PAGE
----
Use a Switch Statement to Handle Multiple Actions

Use a Switch Statement to Handle Multiple Actions
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#1

Tell us what’s happening:
I’m trying to complete some Redux challenges using the es6 spread operator feature and It seems to break something in the page, because tests are not running anymore,

Note that the same code with the horrible “stringify + parse” approach works fine.

Your code so far


const defaultState = {
  authenticated: false
};

const authReducer = (state = defaultState, action) => {
  // change code below this line
  switch (action.type) {

    case 'LOGIN':
      return { ...state, authenticated: true };

    case 'LOGOUT':
      return { ...state, authenticated: false };

    default:
      return state;
  }

  // change code above this line
};

const store = Redux.createStore(authReducer);

const loginUser = () => {
  return {
    type: 'LOGIN'
  }
};

const logoutUser = () => {
  return {
    type: 'LOGOUT'
  }
};

Your browser information:

User Agent is: Mozilla/5.0 (Windows NT 10.0; Win64; x64) AppleWebKit/537.36 (KHTML, like Gecko) Chrome/66.0.3359.181 Safari/537.36.

Link to the challenge:
https://learn.freecodecamp.org/front-end-libraries/redux/use-a-switch-statement-to-handle-multiple-actions


#2

You did it right, just a very tiny issue in you code.

Not sure what does ... mean in your code before the state, ...state to state, and i think it looks good.

(sorry, wrong answer here)


#3

Hi!

Thanks for answer.

Dots ( ... ) are the ES6 Spread Operator, which is used to destructure objects / arrays.

{ ...state, authenticated: true }

This line means : "Create a new object with all the state’s fields (destructuring), and a new field ‘authenticated’ with value ‘true’ ".

I want to emphasize the fact that the tests are not failing. They are just not being executed.

Cheers!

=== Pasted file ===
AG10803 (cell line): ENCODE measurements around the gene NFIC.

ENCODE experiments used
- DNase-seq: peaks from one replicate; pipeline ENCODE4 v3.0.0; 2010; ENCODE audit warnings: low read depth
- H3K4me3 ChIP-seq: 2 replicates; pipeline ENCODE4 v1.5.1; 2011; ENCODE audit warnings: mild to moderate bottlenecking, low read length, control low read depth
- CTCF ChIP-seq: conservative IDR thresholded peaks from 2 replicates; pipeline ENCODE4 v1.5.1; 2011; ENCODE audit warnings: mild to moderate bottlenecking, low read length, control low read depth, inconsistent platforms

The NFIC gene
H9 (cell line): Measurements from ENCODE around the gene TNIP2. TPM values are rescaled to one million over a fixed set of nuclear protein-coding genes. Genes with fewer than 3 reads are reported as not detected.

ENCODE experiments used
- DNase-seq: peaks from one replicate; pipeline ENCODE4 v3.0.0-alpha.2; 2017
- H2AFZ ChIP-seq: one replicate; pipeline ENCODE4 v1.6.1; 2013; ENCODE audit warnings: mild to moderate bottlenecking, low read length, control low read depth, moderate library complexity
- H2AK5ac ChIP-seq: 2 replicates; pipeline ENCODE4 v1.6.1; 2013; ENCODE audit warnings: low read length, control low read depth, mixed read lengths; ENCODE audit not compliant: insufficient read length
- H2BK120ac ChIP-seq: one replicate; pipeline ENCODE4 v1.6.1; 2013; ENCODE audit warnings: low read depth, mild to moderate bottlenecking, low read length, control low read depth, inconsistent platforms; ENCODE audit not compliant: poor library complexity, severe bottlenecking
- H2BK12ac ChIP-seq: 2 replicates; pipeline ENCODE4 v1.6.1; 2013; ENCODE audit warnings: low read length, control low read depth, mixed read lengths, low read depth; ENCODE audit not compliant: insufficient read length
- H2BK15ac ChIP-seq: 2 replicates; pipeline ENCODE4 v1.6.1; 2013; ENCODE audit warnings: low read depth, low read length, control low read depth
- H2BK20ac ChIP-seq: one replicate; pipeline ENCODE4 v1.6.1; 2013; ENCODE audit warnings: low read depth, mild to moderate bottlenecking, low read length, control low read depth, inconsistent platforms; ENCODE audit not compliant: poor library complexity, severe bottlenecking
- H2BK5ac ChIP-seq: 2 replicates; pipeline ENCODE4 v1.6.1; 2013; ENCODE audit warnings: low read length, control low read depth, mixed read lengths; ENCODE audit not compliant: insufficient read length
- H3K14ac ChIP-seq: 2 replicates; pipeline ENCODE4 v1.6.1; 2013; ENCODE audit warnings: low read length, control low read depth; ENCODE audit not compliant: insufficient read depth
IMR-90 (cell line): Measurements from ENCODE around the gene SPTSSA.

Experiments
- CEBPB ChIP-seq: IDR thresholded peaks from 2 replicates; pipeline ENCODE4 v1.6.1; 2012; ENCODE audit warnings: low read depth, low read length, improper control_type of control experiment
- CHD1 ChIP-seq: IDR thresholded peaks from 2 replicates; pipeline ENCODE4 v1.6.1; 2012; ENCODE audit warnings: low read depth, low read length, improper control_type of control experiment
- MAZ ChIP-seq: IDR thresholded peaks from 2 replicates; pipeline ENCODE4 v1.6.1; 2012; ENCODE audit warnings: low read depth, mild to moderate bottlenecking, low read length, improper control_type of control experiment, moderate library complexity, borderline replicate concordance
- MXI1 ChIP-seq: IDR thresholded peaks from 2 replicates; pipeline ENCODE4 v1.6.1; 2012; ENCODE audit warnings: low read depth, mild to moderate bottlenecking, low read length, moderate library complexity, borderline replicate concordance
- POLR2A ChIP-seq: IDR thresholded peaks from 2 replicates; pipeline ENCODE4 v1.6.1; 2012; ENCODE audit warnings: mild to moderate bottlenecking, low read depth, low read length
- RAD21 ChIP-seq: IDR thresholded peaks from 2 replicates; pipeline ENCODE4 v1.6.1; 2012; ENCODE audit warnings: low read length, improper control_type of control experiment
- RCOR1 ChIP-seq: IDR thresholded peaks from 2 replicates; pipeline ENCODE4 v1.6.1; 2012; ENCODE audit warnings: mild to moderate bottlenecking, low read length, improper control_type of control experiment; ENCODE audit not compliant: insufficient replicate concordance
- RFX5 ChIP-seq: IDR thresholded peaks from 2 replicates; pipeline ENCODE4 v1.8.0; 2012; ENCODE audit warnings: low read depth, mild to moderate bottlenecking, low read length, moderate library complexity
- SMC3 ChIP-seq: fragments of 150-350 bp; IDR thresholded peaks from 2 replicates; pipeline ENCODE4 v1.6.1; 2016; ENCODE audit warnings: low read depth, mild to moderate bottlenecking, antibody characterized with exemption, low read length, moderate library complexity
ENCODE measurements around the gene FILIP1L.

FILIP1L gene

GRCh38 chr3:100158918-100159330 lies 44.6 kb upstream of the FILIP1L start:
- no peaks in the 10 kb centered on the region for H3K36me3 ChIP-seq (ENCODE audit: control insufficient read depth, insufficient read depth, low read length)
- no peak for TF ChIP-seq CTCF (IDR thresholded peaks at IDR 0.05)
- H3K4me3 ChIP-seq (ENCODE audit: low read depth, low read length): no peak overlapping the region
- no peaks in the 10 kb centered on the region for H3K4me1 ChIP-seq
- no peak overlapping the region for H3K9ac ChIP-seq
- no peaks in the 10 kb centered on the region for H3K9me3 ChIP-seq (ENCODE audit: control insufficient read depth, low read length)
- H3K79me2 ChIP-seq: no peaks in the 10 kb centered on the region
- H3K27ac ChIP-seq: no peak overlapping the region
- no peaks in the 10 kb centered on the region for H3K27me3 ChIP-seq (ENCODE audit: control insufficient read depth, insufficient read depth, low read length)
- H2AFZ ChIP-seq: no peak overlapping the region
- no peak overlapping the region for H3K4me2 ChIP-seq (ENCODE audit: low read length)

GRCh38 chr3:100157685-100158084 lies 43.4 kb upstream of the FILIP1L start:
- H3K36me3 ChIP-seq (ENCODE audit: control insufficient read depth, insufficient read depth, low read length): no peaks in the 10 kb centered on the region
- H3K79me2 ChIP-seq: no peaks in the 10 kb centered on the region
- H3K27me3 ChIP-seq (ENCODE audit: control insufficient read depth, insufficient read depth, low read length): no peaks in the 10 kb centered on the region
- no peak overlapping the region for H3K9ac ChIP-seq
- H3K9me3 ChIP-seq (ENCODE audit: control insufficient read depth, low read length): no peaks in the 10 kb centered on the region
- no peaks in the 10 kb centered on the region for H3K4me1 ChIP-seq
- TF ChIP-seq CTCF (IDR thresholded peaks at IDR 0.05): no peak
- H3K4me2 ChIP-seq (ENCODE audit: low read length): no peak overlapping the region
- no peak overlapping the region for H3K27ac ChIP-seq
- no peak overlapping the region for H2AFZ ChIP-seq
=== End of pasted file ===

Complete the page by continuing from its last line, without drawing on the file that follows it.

#4

DUDE! wow, I really didn’t know that! and no surprise since I never do UI so professional. Thanks for mentioning.

I need to not take JS stuffs easy as I used to many years ago.

Keep going on great work, happy programming.


#5

Hi, I didn´t kow about the … spread operator, thank you to add information. I share my solution, is very close to yours :slight_smile:

const defaultState = {
authenticated: false
};

const authReducer = (state = defaultState, action) => {
   // change code below this line
       switch (action.type) {

      case 'LOGIN':
     return { authenticated: true };

      case 'LOGOUT':
     return {authenticated: false };

     default:
    return state;
      }
   // change code above this line
      };

  const store = Redux.createStore(authReducer);

    const loginUser = () => {
      return {
        type: 'LOGIN'
    }
     };

    const logoutUser = () => {
   return {
    type: 'LOGOUT'
      }
   };

#6

Yeah!

It looks good. I think FCC is not supporting some ES6 features yet, which is quite strange, because array spreading seems to work fine.

Since I leant ES6, I am no longer using the .concat() approach to copy / concat arrays. I feel so comfortable with spread operator:

Concat two arrays is that simple:

const bigArray = [ ...smallArray1, ...smallArray2 ];

Copy an array even simpler (and IMHO, syntactically more expressive once you know the operator syntax ):

const myCopy = [ ...originalArray ];

Note that both statements create a new object, which is really interesting because in many cases we don’t want to modify the original one.

As a fullstack JS developer, I really encourage you to learn a little bit of ES6

Cheers!